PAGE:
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The Lambic Basket

Much like the vineyards of Bordeaux and the peat-covered terrain of Islay carry centuries-old wine and scotch traditions, the region surrounding the Senne River in Belgium is steeped with one of the oldest beer traditions in the world: lambics. Until the past couple of decades, lambics were drowned out by the mystique of Belgian Trappist ales. Thanks to the global craft beer movement’s interest in sour beers, the once dying style – along with its singular storage container, the lambic basket – has not only been rejuvenated in its homeland of Brussels but replicated the world over.

“The style almost died at the end of the 1990s,” says Luc De Raedemaeker, director of the Brussels Beer Challenge and chief editor of Bière/Bier Grand Cru. “Now it’s quite popular again.”

Both brewers and beer servers have sought to maintain the traditional methods of brewing the style: an ale brewed from unmalted wheat, malted barley and aged hops that’s spontaneously fermented via open air vats called coolships and aged on wood for up to three years. They also have kept alive the practice of serving the style in its traditional, distinctive basket.

The two most common types of lambics that are served from baskets are fruit lambics and gueuze, the latter of which is a blend of one-, two- and three-year-old lambics. Both types are aged on their sides after bottling, where sediment forms from yeast and fruit particles. Lambic baskets are used to keep the bottles as close to the horizontal position as possible ‒ between 20 and 23 degrees ‒ when pouring to help prevent flavor-altering sediment from entering the glass.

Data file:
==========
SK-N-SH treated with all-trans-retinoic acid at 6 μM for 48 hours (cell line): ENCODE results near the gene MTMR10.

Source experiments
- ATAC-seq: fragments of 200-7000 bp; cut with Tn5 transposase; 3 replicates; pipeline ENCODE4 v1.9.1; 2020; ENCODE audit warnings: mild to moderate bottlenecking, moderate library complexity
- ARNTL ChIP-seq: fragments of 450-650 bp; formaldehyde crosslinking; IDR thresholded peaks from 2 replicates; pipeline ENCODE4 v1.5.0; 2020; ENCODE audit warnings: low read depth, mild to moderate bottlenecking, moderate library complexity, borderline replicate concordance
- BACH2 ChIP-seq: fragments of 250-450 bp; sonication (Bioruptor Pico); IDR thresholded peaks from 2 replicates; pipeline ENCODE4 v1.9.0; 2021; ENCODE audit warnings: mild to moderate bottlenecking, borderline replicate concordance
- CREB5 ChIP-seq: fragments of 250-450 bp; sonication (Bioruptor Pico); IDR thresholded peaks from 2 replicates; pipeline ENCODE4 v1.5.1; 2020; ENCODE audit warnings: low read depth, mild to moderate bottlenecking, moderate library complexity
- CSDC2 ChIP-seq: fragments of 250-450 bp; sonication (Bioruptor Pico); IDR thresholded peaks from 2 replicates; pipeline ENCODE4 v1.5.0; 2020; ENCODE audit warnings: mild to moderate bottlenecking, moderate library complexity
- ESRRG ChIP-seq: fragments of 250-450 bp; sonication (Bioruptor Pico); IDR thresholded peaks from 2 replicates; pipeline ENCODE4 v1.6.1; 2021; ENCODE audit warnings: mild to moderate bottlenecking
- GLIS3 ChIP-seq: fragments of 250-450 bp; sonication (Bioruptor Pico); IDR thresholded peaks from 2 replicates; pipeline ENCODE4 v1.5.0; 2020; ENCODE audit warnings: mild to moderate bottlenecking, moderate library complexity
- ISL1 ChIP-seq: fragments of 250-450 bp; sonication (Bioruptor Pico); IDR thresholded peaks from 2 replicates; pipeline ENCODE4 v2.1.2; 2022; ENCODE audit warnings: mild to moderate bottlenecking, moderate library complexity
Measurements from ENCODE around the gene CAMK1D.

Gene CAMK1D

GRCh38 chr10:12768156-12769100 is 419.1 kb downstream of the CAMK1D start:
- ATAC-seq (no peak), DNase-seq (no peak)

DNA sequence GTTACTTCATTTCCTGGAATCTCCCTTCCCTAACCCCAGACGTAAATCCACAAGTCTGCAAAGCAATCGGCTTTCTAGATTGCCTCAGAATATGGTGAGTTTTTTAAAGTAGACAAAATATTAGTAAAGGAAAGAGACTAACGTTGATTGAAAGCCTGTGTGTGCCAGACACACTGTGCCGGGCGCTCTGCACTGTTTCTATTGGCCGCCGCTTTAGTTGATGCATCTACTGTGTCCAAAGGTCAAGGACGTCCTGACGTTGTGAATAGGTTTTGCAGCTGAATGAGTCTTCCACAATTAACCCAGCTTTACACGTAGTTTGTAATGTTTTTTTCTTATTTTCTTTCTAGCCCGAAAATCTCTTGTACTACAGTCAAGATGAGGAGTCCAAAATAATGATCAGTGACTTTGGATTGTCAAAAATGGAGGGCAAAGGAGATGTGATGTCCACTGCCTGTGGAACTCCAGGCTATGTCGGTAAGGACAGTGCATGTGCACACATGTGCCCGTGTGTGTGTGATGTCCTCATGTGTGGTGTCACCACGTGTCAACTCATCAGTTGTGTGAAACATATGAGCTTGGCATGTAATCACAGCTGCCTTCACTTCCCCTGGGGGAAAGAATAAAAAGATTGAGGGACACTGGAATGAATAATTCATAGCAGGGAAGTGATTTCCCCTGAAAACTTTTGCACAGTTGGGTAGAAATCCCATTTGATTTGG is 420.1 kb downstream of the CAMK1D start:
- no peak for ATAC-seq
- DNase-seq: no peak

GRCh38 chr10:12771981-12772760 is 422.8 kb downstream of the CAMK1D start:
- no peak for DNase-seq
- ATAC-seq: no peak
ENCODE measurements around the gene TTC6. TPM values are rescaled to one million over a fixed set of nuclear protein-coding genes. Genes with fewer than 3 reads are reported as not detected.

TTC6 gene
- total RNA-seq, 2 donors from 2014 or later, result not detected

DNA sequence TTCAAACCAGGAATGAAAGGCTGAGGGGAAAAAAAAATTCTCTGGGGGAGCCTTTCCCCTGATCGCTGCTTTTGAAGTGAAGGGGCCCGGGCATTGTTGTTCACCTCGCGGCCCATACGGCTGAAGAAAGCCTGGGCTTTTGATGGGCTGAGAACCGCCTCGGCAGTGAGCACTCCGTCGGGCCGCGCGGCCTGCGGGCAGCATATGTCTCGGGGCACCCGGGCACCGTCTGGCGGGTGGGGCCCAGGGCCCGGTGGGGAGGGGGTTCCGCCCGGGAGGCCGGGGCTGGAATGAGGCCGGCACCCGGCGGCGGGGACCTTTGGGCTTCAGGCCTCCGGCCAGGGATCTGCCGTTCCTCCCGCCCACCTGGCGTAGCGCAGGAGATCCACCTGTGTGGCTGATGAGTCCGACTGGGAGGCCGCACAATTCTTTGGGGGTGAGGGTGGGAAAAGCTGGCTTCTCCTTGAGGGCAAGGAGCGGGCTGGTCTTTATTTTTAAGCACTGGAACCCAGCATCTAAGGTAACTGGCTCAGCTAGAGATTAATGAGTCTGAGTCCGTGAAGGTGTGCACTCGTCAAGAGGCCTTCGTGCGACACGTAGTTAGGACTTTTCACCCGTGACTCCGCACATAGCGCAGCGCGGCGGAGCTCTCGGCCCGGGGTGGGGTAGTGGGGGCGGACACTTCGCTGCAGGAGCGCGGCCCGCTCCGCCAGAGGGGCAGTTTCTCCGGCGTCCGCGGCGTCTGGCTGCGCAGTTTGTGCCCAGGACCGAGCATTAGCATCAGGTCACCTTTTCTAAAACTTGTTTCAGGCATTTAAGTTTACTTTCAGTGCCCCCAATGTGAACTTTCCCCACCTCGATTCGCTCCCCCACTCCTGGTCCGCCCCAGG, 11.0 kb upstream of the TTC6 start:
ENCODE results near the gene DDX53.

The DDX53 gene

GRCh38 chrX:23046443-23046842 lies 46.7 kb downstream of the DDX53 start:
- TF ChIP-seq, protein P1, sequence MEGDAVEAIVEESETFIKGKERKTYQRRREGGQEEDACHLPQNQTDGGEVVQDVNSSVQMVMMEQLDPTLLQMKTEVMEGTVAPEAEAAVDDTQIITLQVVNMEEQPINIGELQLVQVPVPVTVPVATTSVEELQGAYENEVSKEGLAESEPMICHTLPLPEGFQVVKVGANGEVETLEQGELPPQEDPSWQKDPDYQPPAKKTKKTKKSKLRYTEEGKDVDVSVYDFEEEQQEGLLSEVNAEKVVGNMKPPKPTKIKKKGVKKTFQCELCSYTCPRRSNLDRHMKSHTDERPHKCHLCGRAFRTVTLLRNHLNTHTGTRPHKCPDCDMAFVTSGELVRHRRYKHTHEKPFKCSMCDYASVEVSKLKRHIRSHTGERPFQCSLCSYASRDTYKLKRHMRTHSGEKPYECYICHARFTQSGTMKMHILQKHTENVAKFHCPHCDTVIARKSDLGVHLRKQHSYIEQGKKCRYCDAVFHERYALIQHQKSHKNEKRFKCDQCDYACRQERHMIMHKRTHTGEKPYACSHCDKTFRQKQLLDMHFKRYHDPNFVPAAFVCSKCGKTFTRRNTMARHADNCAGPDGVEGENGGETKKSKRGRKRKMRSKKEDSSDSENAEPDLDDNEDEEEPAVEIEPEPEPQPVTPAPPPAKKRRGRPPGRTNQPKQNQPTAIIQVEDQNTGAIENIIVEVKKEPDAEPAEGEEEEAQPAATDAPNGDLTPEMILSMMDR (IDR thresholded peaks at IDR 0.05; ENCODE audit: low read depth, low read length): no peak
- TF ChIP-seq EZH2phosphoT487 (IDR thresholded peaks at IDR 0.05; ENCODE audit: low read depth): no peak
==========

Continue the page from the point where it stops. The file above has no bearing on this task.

Many beers that can be enjoyed via Lambic baskets are brewed in coolships, which are large, open-air vats that allow wild microbacteria to inoculate within the beer during fermentation.
Photo Courtesy Allagash Brewing


While there isn’t much documentation on the history of lambic baskets, it’s thought that they were adapted from wine baskets commonly used in French wine country for similar sediment-removing purposes. “There’s always been a lot of influence between Belgium and France,” says Joe Stange, co-author of the Good Beer Guide to Belgium. “It makes sense that Belgians started using them for beer.”

Like much of the pomp surrounding Belgian beer, the baskets also serve as a form of showmanship. “They help set the scene when you’re sitting in a café,” says Stange. “It helps show that the bottle of lambic was cellared properly.”

He admits that the baskets are only really useful if the beer has been kept on its side, which typically applies to cellared vintages and not recently purchased releases. Still, it’s a great way to impress friends and add ambiance to a dinner party or bottle share.

“It’s classic ‘form following function,’” adds Mike Fava, head brewer at Oxbow Brewing Company in Maine, which serves their coolship beers from lambic baskets. Oxbow Brewing is one of a growing number of U.S. breweries not only replicating the methods employed by the dozen or so breweries producing traditional lambics in Belgian, but also in properly storing and serving the beer. While their beers won’t taste exactly like the fabled lambics of Belgium, they promise a terroir all their own.


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